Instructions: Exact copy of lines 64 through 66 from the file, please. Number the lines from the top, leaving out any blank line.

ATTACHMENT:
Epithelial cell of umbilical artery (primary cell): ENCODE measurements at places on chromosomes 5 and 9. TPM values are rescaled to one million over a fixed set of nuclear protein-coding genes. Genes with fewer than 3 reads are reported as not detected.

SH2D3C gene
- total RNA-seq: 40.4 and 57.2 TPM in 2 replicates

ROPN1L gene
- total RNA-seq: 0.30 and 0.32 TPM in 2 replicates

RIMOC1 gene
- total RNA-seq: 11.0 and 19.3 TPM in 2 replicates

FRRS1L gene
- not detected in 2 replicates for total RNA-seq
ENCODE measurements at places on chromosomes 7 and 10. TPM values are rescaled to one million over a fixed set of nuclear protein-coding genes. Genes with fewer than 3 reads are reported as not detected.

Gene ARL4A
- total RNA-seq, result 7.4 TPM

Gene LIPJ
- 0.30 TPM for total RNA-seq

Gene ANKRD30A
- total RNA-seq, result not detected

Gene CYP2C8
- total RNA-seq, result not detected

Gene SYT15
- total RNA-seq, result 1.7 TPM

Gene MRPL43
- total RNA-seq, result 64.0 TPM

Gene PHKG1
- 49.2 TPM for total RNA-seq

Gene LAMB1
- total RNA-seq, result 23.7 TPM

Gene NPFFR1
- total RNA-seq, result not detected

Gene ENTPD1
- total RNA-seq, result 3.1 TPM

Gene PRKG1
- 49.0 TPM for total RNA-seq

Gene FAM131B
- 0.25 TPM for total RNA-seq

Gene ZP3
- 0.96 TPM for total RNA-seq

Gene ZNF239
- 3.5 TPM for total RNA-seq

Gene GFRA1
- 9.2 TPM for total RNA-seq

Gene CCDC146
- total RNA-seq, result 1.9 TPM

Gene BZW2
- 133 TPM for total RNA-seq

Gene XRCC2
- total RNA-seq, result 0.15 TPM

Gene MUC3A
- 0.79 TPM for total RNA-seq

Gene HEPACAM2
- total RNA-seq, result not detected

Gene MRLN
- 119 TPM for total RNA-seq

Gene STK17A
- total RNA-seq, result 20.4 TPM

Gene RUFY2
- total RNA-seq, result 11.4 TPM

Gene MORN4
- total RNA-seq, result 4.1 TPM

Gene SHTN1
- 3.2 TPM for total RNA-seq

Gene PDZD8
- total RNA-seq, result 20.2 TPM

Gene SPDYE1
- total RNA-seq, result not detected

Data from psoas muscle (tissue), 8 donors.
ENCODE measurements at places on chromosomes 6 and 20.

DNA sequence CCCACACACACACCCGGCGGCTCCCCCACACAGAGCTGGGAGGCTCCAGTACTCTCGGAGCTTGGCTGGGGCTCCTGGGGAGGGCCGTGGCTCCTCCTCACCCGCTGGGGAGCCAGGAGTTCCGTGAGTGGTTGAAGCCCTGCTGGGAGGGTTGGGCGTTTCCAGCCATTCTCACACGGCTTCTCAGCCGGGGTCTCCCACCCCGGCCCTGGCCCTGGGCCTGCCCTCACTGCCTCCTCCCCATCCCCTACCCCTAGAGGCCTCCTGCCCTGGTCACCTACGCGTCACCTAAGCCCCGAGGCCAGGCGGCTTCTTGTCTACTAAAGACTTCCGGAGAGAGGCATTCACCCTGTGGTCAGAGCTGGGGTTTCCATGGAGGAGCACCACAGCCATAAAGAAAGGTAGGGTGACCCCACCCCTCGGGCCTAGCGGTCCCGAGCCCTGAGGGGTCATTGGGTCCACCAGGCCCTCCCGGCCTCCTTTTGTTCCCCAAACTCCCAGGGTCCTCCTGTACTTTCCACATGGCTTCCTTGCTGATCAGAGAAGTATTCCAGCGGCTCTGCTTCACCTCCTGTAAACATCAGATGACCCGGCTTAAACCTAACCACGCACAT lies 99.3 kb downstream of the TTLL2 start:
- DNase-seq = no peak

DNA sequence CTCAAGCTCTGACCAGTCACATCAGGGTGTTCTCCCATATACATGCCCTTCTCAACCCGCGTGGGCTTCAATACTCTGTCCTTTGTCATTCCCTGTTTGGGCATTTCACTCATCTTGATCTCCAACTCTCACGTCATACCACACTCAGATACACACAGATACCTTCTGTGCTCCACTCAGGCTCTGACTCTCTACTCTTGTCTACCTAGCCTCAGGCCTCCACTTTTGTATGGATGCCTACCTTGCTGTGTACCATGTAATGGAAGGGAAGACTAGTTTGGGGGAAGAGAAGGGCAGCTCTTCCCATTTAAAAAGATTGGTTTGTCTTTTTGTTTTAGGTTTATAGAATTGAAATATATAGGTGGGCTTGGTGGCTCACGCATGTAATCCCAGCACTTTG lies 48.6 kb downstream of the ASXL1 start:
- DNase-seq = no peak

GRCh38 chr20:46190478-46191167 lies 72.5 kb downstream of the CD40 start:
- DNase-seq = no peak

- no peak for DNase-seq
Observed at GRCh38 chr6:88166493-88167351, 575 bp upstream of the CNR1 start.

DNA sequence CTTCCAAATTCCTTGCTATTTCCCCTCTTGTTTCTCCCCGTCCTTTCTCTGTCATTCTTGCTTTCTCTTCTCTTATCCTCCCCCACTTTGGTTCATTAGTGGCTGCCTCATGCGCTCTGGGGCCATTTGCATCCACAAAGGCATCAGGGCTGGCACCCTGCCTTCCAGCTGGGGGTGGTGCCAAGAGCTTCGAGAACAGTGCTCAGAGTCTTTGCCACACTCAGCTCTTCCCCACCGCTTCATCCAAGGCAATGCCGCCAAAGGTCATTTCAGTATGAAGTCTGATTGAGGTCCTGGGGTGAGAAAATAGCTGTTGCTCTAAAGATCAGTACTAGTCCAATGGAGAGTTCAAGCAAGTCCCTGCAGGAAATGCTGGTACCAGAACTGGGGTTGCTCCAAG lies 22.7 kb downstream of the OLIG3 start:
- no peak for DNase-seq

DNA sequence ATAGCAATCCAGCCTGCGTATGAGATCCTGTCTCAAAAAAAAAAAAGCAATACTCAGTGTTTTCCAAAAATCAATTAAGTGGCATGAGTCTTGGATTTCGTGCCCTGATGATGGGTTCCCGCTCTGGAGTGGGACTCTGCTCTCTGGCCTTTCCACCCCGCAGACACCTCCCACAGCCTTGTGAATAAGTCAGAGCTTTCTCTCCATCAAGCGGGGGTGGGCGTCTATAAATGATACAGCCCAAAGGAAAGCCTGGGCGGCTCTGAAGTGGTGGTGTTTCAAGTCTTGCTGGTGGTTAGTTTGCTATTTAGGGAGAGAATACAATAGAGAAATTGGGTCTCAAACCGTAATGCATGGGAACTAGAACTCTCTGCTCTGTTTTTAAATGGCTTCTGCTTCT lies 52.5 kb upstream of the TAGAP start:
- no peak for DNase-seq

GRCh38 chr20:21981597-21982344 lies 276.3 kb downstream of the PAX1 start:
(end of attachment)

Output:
- total RNA-seq, result not detected

Data from psoas muscle (tissue), 8 donors.
ENCODE measurements at places on chromosomes 6 and 20.